Environmental Protection Agency Grant Will Retrofit Dump Trucks with Special Filters and Equipment
(April 28, 2010) Keeping a vehicle in good working order as it ages can be quite a challenge, especially after the warranty runs out. Keeping a 18-ton dump truck driven an average 8,000 miles per year in the worst weather in good condition is even more of a challenge and seemingly impossible to do for more than 10 years. But to their credit, State Highway Administration (SHA) mechanics and field maintenance technicians have done just that with 120 of SHAs 700 heavy duty-fleet pre-dating 2004.
To bring those trucks emissions up to the latest air quality standards, the Environmental Protection Agency (EPA) and the Mid-Atlantic Regional Air Management Association recently awarded a $250,000 grant to SHA to retrofit up to 120 older trucks (nearly all) with equipment to reduce vehicle emissions by up to 50 percent.
Reducing diesel fuel emissions is clearly a step in the right direction in the larger struggle to improve air quality, said Shawn M. Garvin, EPA's mid-Atlantic regional administrator. Equipping dump trucks with filters, reducing engine idling time for maintenance equipment and establishing meadows along roadsides shows Maryland is a leader in its commitment to a greener highway system.
SHA will install the equipment on up to 120 trucks throughout the State this summer. Some of the trucks were built in the mid-1990s. The equipment will reduce particulate matter, the black smoke visible when a diesel-powered truck initially starts, and in hydrocarbons that are not completely combusted in the diesel engine. The equipment will also reduce nitrogen oxide, a leading contributor to smog and contributes to Ozone Action Days during the hot summer months. Newer trucks include emission reducing equipment at the time of purchase.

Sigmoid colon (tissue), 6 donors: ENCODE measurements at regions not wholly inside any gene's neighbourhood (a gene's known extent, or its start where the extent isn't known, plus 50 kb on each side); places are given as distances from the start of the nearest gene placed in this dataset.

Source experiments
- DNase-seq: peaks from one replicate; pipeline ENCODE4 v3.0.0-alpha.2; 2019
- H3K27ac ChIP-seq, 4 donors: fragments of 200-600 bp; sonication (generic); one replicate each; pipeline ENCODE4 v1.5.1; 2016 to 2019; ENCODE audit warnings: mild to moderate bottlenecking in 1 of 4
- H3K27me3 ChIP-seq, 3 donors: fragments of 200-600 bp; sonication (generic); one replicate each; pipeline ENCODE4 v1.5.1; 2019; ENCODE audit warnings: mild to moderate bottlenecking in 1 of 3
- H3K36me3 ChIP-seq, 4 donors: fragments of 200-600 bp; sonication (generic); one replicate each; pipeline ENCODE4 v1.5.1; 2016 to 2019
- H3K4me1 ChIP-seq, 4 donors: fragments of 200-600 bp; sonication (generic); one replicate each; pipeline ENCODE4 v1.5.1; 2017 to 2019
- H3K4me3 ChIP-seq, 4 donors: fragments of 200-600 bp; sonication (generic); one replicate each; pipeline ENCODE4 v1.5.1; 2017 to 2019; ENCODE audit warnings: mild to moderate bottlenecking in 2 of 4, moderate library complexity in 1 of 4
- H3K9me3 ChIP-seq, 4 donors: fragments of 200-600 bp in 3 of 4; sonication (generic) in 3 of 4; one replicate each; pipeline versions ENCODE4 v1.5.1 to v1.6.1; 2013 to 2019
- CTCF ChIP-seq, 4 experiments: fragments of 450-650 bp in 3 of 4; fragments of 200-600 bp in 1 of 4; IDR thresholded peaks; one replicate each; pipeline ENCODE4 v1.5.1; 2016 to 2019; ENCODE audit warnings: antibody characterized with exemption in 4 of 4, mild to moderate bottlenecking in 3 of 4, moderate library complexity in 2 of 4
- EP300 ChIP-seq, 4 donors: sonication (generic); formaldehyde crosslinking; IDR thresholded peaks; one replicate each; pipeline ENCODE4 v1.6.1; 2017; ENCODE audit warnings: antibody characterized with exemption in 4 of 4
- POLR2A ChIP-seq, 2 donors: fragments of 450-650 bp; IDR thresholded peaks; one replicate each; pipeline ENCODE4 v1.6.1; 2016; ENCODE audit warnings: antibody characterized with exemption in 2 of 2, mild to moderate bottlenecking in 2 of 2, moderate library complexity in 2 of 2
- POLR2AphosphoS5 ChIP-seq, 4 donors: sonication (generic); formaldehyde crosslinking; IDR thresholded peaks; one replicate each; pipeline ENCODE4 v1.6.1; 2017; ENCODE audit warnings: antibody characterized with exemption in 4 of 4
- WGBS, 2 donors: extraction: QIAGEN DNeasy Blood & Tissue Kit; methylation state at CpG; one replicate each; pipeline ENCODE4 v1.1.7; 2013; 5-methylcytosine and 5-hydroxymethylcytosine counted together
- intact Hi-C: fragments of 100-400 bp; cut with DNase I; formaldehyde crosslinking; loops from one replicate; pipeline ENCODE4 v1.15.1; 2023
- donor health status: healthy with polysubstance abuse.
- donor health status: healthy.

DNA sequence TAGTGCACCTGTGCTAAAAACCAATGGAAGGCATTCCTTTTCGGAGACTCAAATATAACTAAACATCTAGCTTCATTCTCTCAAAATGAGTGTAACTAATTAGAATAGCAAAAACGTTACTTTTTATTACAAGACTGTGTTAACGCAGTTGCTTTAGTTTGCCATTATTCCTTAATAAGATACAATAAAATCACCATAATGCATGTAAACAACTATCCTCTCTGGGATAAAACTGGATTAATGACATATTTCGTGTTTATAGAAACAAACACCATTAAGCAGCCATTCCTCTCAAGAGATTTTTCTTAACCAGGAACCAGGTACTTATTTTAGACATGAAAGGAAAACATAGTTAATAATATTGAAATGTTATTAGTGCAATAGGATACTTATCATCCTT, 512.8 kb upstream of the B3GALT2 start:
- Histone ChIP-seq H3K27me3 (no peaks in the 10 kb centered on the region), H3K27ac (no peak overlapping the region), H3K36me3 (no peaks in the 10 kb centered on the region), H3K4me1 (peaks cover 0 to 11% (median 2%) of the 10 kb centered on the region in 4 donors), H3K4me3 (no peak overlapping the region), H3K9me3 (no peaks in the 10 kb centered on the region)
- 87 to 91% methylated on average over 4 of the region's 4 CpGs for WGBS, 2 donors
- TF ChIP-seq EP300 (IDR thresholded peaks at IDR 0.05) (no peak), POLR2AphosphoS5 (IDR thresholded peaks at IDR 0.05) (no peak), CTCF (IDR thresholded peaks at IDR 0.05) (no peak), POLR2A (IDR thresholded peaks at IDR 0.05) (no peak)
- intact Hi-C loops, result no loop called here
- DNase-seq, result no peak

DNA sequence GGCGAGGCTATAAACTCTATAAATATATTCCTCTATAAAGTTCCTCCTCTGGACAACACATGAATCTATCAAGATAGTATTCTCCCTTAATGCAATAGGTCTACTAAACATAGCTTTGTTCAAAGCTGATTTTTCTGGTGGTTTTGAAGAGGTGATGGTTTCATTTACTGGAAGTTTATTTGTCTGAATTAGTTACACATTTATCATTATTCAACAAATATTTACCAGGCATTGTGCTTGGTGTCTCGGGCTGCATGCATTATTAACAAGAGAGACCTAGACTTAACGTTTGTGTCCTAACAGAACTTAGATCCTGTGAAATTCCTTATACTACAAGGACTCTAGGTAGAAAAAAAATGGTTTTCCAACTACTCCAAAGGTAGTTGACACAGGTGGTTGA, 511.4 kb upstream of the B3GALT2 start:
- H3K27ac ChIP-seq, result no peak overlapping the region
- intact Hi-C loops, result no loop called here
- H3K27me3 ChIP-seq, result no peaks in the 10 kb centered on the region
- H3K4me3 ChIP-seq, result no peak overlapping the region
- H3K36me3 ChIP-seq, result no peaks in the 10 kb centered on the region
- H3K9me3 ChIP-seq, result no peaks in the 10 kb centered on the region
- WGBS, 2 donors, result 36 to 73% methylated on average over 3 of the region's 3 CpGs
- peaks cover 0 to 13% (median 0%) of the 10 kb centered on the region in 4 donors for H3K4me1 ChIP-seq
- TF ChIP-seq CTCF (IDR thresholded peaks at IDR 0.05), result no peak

SHA will conduct a pre and post vehicle emission evaluations to evaluate effectiveness of the equipment. SHA is applying for additional grants to install equipment on more dump trucks in different regions across the State.
Additionally, SHA is using a five percent blend of bio-diesel fuel in dump trucks and diesel powered machinery. Biodiesel fuel is a clean burning alternative fuel that is produced from renewable resources, such as soybeans. Biodiesel fuel can be blended with standard diesel fuel in different percentages ranging from five percent to 100 percent. SHA has been using biodiesel fuel since 2005.
SHA is also helping to clean the air by using alternative fuel supplements in a portion of light duty fleet vehicles.
SOURCE: Maryland State Highway Administration (SHA)